Yet none of that is reflected in leadership.

In fact, when reviewing the CEW Women in Leadership census results in 2022, women in the workplace have gone backwards, earning 14% less than men.

Women occupied 11% of CEO positions in ASX200 companies; 46 ASX300 companies have NO females on the executive team, and only 4 out of 28 board appointments to ASX300 companies were women.

Only one in 10 women hold revenue-generating roles!

It is therefore no surprise that the fastest growing businesses in Australia in the last 15 years have been SMEs being established by women aged 21 – 40, Generation Y and Z women, who also happen to be the most educated women in employment history. 

What are you as a leader doing in practical terms to hire, promote, nurture and develop female talent in your organisation?

Then there is the issue of cultural diversity.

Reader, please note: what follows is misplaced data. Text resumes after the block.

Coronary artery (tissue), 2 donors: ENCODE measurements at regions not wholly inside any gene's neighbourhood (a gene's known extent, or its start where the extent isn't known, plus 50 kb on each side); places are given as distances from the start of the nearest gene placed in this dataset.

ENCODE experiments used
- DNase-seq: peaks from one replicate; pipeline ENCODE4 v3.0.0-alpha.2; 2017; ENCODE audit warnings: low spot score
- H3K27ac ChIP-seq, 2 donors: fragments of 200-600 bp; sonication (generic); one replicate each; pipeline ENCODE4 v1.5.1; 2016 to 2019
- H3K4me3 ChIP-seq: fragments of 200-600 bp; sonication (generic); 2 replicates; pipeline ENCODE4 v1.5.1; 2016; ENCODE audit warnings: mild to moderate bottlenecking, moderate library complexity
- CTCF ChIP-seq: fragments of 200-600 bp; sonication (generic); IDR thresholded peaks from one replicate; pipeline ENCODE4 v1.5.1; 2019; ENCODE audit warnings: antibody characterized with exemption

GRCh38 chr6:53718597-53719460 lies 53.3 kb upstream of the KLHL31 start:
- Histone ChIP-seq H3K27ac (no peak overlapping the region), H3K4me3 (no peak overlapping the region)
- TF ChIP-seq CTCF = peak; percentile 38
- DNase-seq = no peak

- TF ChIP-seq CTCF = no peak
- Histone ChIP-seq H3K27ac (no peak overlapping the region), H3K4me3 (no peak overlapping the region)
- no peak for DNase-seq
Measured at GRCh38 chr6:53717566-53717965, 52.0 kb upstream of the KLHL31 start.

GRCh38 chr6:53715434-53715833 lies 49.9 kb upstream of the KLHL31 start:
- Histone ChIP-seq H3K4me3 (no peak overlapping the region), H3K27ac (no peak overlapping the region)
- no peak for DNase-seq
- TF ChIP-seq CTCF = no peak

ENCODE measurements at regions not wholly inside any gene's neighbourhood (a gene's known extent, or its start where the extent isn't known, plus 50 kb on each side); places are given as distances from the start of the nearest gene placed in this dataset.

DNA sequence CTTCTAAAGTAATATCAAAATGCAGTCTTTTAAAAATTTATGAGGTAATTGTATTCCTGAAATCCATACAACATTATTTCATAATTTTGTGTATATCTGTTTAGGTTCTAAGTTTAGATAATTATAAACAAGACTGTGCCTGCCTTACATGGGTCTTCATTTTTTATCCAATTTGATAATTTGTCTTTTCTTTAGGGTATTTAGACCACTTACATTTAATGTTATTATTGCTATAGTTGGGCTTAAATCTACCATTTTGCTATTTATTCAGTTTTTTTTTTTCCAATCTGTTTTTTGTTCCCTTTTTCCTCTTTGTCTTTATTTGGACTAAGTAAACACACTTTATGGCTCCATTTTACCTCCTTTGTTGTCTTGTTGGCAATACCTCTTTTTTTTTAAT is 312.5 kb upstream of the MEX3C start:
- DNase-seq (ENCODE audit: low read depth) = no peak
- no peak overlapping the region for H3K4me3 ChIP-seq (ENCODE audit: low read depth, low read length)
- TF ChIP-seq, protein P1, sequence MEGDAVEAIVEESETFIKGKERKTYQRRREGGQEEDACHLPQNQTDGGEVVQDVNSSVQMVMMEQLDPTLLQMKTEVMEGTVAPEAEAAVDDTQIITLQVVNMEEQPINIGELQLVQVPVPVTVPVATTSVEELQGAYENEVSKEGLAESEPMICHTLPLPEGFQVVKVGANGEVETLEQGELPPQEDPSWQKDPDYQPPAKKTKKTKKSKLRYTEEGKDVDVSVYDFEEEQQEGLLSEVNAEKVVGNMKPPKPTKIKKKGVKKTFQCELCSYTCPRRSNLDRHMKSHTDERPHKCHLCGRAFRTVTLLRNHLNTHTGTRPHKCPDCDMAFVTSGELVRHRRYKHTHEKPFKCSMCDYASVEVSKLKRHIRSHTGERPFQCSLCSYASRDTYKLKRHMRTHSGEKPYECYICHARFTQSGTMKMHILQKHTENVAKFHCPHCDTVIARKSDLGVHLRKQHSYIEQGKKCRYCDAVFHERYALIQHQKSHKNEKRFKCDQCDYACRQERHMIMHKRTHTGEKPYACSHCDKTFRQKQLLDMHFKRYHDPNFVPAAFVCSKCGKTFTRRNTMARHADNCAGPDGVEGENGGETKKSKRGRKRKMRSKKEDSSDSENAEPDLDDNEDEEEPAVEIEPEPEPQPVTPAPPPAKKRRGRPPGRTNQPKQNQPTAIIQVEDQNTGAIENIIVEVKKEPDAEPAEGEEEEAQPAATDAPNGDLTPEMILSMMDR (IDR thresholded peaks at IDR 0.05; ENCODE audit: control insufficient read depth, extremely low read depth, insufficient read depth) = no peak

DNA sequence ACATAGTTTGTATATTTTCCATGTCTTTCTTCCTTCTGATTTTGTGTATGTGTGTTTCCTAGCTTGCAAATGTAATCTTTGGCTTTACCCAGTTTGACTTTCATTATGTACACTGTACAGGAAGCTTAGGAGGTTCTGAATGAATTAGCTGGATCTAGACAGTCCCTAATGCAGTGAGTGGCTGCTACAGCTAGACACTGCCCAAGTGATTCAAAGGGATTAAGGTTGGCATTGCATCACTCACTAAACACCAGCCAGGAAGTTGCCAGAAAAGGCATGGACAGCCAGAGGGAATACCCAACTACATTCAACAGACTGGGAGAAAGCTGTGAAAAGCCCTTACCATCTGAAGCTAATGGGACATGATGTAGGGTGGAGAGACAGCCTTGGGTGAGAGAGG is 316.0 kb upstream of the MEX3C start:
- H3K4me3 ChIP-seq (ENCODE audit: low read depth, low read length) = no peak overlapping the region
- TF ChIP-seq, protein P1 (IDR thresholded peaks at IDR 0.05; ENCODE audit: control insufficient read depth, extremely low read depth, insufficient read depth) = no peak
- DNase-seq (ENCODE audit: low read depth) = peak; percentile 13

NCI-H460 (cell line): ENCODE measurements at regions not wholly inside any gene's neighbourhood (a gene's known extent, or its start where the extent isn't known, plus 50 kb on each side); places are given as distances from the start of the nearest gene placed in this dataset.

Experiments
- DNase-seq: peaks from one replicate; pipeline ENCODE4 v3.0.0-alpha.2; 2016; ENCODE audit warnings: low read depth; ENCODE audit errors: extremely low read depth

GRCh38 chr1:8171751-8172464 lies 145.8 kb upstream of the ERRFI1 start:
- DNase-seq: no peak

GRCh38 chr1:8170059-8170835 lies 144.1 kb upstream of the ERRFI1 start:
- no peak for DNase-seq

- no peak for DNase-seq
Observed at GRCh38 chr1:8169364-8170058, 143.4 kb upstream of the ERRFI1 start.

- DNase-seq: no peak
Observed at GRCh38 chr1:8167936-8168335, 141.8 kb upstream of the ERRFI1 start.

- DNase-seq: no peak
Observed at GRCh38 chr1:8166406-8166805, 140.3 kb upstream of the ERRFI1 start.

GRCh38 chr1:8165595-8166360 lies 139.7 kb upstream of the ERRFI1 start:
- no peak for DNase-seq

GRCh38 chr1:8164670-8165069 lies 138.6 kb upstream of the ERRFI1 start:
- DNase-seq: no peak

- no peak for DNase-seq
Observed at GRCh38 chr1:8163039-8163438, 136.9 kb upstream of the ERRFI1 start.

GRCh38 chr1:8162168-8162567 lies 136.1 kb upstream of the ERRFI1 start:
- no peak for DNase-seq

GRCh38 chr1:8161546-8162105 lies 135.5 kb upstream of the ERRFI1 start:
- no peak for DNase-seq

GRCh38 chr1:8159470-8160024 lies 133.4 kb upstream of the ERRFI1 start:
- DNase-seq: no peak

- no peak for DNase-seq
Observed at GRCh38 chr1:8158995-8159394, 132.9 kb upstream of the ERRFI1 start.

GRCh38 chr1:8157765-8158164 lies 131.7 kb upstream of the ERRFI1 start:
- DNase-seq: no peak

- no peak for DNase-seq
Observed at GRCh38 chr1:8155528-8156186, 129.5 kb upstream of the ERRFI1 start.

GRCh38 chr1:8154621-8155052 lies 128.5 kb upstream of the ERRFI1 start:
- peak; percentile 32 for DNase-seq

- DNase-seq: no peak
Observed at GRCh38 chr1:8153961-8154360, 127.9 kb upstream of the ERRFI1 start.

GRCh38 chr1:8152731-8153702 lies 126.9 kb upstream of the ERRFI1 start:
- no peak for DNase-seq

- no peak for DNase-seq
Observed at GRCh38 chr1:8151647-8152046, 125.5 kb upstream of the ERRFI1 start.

As a leader do you try and get people from different cultural backgrounds to “assimilate” to your way of thinking and working, so that they can “fit in”?  Today 25% of people living and working in Australia were not born here, and a further 28% have one or both parents born overseas, with over 100 languages spoken as first languages in Australian homes, rather than English.  We can learn much as leaders in a Western culture about collaboration, inclusion and listening actively from many Eastern cultures.  So what are you as a leader doing to leverage these differences, by hiring, promoting, nurturing and developing talent from different cultural backgrounds?

Gen Y and Gen Z.